IDEAS home Printed from
MyIDEAS: Login to save this paper or follow this series

Implications of Dynamic Factor Models for VAR Analysis

  • James H. Stock
  • Mark W. Watson

This paper considers VAR models incorporating many time series that interact through a few dynamic factors. Several econometric issues are addressed including estimation of the number of dynamic factors and tests for the factor restrictions imposed on the VAR. Structural VAR identification based on timing restrictions, long run restrictions, and restrictions on factor loadings are discussed and practical computational methods suggested. Empirical analysis using U.S. data suggest several (7) dynamic factors, rejection of the exact dynamic factor model but support for an approximate factor model, and sensible results for a SVAR that identifies money policy shocks using timing restrictions.

If you experience problems downloading a file, check if you have the proper application to view it first. In case of further problems read the IDEAS help page. Note that these files are not on the IDEAS site. Please be patient as the files may be large.

File URL:
Download Restriction: no

Paper provided by National Bureau of Economic Research, Inc in its series NBER Working Papers with number 11467.

in new window

Date of creation: Jul 2005
Date of revision:
Handle: RePEc:nbr:nberwo:11467
Note: EFG
Contact details of provider: Postal: National Bureau of Economic Research, 1050 Massachusetts Avenue Cambridge, MA 02138, U.S.A.
Phone: 617-868-3900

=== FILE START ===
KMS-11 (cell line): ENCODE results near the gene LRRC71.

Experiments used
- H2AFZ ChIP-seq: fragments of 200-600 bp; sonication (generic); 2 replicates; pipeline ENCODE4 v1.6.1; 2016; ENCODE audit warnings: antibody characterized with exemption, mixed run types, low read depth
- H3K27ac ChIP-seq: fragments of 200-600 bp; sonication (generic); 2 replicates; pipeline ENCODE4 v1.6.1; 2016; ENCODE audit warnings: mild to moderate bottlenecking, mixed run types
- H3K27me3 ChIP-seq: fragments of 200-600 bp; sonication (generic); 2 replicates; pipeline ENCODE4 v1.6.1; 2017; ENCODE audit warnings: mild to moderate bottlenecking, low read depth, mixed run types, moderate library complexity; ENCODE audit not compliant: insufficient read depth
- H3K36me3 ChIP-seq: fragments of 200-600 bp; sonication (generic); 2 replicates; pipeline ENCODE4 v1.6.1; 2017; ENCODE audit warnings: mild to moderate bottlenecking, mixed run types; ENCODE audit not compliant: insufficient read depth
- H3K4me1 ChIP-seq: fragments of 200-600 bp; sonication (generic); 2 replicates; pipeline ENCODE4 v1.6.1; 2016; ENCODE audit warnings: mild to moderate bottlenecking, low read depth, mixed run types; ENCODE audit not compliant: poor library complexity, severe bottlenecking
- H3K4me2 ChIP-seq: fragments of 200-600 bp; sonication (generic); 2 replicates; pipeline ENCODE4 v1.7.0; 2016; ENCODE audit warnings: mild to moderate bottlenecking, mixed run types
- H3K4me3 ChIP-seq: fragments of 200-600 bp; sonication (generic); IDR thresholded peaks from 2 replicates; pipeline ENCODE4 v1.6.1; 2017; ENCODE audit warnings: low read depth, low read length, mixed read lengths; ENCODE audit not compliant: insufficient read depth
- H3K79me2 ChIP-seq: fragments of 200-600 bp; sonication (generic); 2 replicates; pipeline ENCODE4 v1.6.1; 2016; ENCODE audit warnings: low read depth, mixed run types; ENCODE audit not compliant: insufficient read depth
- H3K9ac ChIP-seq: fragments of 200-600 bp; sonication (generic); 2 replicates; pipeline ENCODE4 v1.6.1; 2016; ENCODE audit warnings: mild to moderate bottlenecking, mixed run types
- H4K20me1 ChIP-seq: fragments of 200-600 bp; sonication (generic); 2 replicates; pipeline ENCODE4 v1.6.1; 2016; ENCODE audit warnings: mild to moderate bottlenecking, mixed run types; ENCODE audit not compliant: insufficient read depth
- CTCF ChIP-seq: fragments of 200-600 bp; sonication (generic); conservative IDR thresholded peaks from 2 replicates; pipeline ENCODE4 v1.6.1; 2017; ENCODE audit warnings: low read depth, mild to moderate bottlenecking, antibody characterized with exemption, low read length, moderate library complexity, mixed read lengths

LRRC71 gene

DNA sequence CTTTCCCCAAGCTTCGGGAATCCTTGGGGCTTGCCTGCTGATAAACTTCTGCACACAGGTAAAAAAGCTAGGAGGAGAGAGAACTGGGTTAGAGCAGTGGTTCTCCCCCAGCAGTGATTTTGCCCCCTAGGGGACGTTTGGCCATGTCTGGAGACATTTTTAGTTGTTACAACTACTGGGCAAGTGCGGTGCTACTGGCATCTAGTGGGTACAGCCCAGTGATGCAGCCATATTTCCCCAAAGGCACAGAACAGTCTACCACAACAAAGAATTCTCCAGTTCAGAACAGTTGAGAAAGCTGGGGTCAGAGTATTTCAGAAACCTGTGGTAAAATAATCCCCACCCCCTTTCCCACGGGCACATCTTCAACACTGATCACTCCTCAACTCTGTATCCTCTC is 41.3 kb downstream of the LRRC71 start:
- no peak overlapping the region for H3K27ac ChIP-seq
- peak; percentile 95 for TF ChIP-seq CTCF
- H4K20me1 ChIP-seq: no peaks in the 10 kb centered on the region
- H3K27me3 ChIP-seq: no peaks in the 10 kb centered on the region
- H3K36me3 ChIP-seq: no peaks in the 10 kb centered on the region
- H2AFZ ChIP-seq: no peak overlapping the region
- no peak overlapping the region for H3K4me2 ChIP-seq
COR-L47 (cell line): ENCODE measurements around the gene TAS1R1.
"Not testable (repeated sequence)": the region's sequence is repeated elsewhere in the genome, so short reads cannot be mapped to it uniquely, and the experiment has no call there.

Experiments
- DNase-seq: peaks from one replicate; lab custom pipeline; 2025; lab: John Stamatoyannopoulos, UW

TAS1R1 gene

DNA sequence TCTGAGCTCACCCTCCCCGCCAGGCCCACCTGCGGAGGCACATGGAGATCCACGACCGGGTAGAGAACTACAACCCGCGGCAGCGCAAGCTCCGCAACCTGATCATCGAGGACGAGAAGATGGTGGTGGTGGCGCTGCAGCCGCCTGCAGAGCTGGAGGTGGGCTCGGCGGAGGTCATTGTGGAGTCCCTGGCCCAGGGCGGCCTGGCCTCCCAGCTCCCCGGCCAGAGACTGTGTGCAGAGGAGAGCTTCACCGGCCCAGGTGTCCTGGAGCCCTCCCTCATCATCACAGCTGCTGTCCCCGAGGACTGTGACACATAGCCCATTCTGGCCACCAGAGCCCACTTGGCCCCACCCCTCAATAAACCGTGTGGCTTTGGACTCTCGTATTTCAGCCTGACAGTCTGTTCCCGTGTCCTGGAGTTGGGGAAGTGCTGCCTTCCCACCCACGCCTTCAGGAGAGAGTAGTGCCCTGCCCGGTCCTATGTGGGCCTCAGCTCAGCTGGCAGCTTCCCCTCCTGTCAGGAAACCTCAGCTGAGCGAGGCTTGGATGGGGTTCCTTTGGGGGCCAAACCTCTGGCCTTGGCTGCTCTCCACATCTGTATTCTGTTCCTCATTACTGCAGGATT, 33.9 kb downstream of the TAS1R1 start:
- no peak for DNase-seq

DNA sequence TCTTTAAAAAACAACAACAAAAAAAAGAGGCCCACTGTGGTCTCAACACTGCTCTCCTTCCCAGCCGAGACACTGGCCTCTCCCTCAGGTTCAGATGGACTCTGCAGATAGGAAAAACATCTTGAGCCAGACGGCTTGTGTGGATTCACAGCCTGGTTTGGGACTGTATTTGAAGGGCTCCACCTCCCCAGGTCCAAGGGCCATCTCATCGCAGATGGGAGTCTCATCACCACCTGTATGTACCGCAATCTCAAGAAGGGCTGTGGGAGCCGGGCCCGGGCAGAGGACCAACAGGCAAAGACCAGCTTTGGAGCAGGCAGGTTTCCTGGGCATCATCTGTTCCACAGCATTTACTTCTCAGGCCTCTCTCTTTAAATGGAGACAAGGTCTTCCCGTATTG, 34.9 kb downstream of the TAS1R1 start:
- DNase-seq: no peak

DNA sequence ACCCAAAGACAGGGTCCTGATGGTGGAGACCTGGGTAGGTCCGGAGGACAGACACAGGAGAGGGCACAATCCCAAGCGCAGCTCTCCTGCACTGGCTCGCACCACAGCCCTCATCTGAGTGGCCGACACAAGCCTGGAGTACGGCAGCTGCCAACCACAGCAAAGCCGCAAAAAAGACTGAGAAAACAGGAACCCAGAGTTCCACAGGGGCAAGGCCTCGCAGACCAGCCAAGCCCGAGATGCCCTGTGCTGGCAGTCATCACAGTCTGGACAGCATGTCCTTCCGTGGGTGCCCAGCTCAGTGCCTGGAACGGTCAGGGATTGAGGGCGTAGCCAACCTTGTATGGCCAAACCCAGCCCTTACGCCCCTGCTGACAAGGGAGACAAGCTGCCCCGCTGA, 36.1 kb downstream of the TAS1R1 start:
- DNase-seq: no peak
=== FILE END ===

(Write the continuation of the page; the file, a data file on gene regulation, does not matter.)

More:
Web page:

More information through EDIRC

References listed on IDEAS
Please report citation or reference errors to , or , if you are the registered author of the cited work, log in to your RePEc Author Service profile, click on "citations" and make appropriate adjustments.:

as in new window
  1. Mario Forni & Marc Hallin & Marco Lippi & Lucrezia Reichlin, 2000. "The Generalized Dynamic-Factor Model: Identification And Estimation," The Review of Economics and Statistics, MIT Press, vol. 82(4), pages 540-554, November.
  2. Jean Boivin & Marc Giannoni, 2006. "DSGE Models in a Data-Rich Environment," NBER Working Papers 12772, National Bureau of Economic Research, Inc.
  3. Robert G. King & Charles I. Plosser & James H. Stock & Mark W. Watson, 1987. "Stochastic Trends and Economic Fluctuations," NBER Working Papers 2229, National Bureau of Economic Research, Inc.
  4. Blanchard, Olivier Jean & Quah, Danny, 1989. "The Dynamic Effects of Aggregate Demand and Supply Disturbances," American Economic Review, American Economic Association, vol. 79(4), pages 655-73, September.
  5. Ben S. Bernanke & Jean Boivin, 2001. "Monetary Policy in a Data-Rich Environment," NBER Working Papers 8379, National Bureau of Economic Research, Inc.
  6. Christopher A. Sims, 1992. "A Nine Variable Probabilistic Macroeconomic Forecasting Model," Cowles Foundation Discussion Papers 1034, Cowles Foundation for Research in Economics, Yale University.
  7. Lucrezia Reichlin & Domenico Giannone & Luca Sala, . "Monetary policy in real time," ULB Institutional Repository 2013/10177, ULB -- Universite Libre de Bruxelles.
    • Domenico Giannone & Lucrezia Reichlin & Luca Sala, 2005. "Monetary Policy in Real Time," NBER Chapters, in: NBER Macroeconomics Annual 2004, Volume 19, pages 161-224 National Bureau of Economic Research, Inc.
  8. Christopher A. Sims, 1992. "Interpreting the Macroeconomic Time Series Facts: The Effects of Monetary Policy," Cowles Foundation Discussion Papers 1011, Cowles Foundation for Research in Economics, Yale University.
  9. Olivier J. Blanchard & Mark W. Watson, 1984. "Are Business Cycles All Alike?," NBER Working Papers 1392, National Bureau of Economic Research, Inc.
  10. Stock, J.H. & Watson, M.W., 1989. "New Indexes Of Coincident And Leading Economic Indicators," Papers 178d, Harvard - J.F. Kennedy School of Government.
  11. James H. Stock & Mark W. Watson, 1999. "Forecasting Inflation," NBER Working Papers 7023, National Bureau of Economic Research, Inc.
  12. Christiano, Lawrence J. & Eichenbaum, Martin & Evans, Charles L., 1999. "Monetary policy shocks: What have we learned and to what end?," Handbook of Macroeconomics, in: J. B. Taylor & M. Woodford (ed.), Handbook of Macroeconomics, edition 1, volume 1, chapter 2, pages 65-148 Elsevier.